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Freelancers, gig workers, and self-employed M’sians have to pay taxes too. Here’s how.

I’m sure we’ve all heard the saying one too many times now, but here it is againnothing is certain but death and taxes.

Yet, as certain as it is, there is still always that level of uncertainty that comes every tax season. Probably even more so for self-employed individuals. Hence, we’re here to help dispel those doubts.

Step 0: Do you need to file your taxes?

Like any individual, if your annual income is more than RM34,000 after deducting your EPF contributions, you’re required to file your taxes. If you haven’t hit that income threshold but already have a registered tax file before, you also need to file your taxes.

Note that the source of your income doesn’t matter—whether it’s from gig work or freelancing or even rent, royalties, dividends, and more, it still counts as a taxable income.  

Step 1: Keep track of your income

The typical employee doesn’t have to keep track of their earnings because employers prepare the EA form for them, which is a yearly remuneration statement. It summarises the employee’s annual earnings as well as EPF and SOCSO contributions for the year.

Image Credit: Pexels

However, for those who are self-employed, freelancers, or gig workers, you’ll need to tabulate your own profits. It’s a good idea to stay organised and on top of your bookkeeping throughout the year for this.

Furthermore, while full-time employees go through the Monthly Tax Deduction (MTD) programme where employers make the monthly tax deductions for them, the self-employed aren’t afforded that convenience.

Instead, you’ll have to pay your taxes to Lembaga Hasil Dalam Negeri (LHDN) Malaysia in one go. This lump-sum tax payment might be quite sizable if your earnings are large, so be sure to set aside some money for that.

Step 2: Fill in your forms

Instead of the EA form, self-employed individuals will have to fill in the BE form. If you’re a freelancer who has registered your work as a business, however, you’ll fill in the B form.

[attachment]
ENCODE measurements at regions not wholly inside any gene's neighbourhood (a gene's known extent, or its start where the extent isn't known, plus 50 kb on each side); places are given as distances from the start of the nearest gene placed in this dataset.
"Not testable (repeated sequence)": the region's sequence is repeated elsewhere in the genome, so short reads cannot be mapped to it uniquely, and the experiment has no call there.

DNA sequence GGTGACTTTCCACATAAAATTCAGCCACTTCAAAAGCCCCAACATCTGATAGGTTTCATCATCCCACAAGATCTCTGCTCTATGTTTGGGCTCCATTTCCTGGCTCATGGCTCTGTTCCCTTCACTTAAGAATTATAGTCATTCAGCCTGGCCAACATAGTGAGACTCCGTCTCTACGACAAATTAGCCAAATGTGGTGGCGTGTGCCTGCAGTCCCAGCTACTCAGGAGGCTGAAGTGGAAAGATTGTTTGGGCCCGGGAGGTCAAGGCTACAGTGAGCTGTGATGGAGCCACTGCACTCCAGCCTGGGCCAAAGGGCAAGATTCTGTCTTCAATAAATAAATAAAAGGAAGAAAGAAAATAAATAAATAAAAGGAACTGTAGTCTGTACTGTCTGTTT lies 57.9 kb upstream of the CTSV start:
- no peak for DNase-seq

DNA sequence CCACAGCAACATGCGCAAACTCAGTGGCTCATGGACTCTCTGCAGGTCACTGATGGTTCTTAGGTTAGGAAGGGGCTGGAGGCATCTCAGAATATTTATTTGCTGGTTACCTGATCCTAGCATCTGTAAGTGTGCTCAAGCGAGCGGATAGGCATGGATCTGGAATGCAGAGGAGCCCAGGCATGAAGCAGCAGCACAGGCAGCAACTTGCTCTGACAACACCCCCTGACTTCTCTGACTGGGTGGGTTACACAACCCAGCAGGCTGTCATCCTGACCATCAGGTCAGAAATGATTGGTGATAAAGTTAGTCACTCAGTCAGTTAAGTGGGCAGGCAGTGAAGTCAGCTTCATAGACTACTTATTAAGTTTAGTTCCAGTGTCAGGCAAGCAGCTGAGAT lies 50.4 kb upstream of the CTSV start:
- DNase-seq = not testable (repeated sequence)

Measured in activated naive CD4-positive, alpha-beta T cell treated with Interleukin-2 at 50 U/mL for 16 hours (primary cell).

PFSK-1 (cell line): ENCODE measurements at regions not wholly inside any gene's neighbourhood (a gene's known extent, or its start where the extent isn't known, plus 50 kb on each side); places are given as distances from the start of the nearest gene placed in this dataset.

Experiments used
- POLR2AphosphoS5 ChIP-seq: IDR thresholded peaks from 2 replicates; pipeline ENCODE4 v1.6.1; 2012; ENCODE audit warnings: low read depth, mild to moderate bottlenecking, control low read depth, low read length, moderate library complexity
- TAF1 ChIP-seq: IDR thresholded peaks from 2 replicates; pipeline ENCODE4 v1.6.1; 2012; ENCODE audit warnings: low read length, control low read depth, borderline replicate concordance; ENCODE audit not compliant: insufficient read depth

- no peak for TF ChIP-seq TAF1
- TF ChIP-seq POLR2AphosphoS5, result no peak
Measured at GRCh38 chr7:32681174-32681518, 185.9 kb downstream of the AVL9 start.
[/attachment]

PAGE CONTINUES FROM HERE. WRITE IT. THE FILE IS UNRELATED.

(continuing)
You can easily search for the forms here on the LHDN portal. You can also submit through e-Filing here.  

It can be quite intimidating when first approaching the forms, but it’s more time-consuming than it is difficult.

Note that part-time freelancers or gig workers (AKA those who are still employed but picking up freelancing gigs on the side) have a different process compared to full-time freelancers.

Part-timers have to fill in the income you earn from your day job under “Statutory income from employment”, and the income from your freelance work under “Statutory income from interest, discounts, royalties, pensions, annuities, other periodical payments, and other gains and profits.”

Individuals who are fully self-employed will just enter all their earnings under “Statutory income from interest, discounts, royalties, pensions, annuities, other periodical payments, and other gains and profits.”

Step 2.5: Check reliefs and exemptions

Reliefs, deductions, and exemptions are our friends. Freelancers essentially get the same reliefs for normal employees. You can check out the master list of reliefs here.

Most earnings for freelancers are taxable, but there are some exemptions that might be applicable to certain self-employed individuals, namely these specific types of royalties:

  • Publication of artistic works, recording discs, or tapes (exemption of up to RM10,000)
  • Translation of books and literary works (exemption of up to RM12,000)
  • Publication of literary works, original paintings, or musical compositions (exemption of up to RM20,000)
  • Research findings that have been commercialised (50% exemption of the statutory income derived from these)

Step 3: Make your payments

There are a few ways to make your tax payments. Specifically, you can pay through:

  • ByrHASil at the ByrHASiL LHDNM Portal via FPX or via Visa, Mastercard and American Express credit cards
  • Appointed banks (full list here)
  • Pos Malaysia counters
Image Credit: Pexels

Be sure to make your payments before the due date of 30 April 2022. Otherwise, a 10% increase on your tax would be imposed.

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And there you have it! Pretty easy, but definitely requires some time and effort.

If you’re a self-employed individual or even a freelancer on the side who hasn’t thought about registering your work as a business, now’s a great time to think about it. By registering your work as a business, you’ll be able to deduct business expenses and receive more tax incentives.

For example, if you’re a content creator who spends money on film equipment for videos, you can claim those purchases as business operating costs.

Filing your taxes can be troublesome, but it doesn’t have to be. Hopefully, our quick guide can ease your mind during this taxing (literally) season.

  • Read more about what we’ve written on taxes here.

Featured Image Credit: Pexels

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(UEN 201431998C.)

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